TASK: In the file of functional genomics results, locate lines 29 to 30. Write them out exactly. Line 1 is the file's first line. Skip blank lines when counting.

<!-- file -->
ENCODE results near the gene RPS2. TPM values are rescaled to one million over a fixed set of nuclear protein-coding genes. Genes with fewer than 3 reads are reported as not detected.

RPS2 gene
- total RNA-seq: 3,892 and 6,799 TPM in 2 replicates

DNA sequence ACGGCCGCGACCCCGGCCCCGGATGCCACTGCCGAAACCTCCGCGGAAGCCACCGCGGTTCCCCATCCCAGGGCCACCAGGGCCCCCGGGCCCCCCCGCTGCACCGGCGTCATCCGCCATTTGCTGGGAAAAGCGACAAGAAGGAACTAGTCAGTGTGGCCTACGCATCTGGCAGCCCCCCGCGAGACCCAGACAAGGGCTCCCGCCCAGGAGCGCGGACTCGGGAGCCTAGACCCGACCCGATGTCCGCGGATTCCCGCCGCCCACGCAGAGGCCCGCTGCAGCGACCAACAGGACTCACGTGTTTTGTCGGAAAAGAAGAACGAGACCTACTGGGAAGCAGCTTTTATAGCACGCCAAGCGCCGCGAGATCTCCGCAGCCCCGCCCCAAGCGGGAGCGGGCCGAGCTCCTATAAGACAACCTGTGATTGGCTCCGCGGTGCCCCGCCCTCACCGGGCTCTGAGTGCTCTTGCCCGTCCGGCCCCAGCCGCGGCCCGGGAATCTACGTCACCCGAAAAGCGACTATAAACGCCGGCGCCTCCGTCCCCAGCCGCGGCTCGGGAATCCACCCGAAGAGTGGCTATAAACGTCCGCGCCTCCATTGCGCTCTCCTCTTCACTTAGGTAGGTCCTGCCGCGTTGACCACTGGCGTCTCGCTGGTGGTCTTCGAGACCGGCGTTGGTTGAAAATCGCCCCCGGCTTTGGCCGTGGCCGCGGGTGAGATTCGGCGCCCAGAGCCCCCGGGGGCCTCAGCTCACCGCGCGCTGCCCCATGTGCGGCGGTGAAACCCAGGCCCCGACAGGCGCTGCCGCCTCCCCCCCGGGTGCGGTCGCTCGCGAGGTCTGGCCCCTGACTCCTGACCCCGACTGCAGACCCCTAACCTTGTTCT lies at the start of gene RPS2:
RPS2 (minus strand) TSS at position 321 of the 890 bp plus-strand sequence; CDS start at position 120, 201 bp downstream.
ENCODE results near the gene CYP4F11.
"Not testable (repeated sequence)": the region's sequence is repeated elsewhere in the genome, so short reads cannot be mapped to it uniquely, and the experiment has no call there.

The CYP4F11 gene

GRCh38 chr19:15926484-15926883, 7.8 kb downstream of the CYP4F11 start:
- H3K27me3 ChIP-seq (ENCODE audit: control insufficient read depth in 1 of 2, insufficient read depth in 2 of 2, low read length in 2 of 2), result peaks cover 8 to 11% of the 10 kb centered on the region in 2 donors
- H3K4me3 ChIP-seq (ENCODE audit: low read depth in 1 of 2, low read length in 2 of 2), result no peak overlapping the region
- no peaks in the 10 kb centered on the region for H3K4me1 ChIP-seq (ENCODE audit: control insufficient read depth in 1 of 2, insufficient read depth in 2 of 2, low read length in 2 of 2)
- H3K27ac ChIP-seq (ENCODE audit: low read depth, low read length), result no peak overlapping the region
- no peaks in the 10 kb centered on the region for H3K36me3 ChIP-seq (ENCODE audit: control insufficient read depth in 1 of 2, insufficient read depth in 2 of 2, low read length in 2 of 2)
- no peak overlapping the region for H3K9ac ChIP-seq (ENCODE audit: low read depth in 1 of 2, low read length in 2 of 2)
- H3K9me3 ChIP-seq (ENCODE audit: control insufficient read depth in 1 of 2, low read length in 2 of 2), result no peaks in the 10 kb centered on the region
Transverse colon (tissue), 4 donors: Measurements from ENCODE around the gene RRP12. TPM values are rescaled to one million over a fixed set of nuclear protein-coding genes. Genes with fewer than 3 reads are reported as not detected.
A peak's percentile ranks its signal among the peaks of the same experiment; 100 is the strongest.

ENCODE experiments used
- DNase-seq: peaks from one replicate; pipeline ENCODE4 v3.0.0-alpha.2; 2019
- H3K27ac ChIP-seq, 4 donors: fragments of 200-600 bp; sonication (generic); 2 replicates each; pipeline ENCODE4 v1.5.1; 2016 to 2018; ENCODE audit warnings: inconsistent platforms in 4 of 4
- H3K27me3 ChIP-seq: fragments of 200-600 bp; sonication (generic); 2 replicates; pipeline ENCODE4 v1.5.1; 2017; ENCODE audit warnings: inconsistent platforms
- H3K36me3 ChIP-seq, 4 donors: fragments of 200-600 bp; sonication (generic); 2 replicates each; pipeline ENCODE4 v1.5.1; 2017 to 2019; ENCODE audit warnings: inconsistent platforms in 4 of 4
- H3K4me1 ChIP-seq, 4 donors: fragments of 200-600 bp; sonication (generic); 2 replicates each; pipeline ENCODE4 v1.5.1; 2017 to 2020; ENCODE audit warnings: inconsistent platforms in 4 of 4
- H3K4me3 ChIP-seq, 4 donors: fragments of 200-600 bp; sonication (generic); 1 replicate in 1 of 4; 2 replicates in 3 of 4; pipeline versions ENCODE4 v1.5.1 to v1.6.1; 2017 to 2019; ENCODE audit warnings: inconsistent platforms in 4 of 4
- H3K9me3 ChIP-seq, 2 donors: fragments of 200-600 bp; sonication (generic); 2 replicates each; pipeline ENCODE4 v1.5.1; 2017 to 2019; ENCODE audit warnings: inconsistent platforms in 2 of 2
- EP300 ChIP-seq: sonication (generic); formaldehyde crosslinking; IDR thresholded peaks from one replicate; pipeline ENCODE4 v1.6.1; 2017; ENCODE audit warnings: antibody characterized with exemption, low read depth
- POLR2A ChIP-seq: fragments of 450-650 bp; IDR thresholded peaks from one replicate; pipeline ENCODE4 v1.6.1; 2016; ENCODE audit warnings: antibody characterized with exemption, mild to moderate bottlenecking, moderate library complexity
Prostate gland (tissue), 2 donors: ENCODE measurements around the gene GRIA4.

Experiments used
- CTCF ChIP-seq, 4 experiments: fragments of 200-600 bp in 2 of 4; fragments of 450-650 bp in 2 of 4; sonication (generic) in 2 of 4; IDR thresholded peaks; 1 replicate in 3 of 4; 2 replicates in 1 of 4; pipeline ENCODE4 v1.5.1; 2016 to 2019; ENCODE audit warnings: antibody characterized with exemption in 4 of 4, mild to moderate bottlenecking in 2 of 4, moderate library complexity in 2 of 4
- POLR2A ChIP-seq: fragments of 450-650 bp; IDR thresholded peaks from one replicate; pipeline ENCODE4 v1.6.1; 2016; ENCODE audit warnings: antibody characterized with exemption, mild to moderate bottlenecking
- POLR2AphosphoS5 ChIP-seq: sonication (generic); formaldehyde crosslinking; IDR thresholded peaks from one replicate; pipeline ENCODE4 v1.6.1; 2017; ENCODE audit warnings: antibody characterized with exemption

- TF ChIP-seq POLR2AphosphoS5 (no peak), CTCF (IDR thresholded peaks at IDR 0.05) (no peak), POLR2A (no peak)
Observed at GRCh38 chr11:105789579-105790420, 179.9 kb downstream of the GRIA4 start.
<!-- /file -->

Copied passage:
Prostate gland (tissue), 2 donors: ENCODE measurements around the gene GRIA4.

Experiments used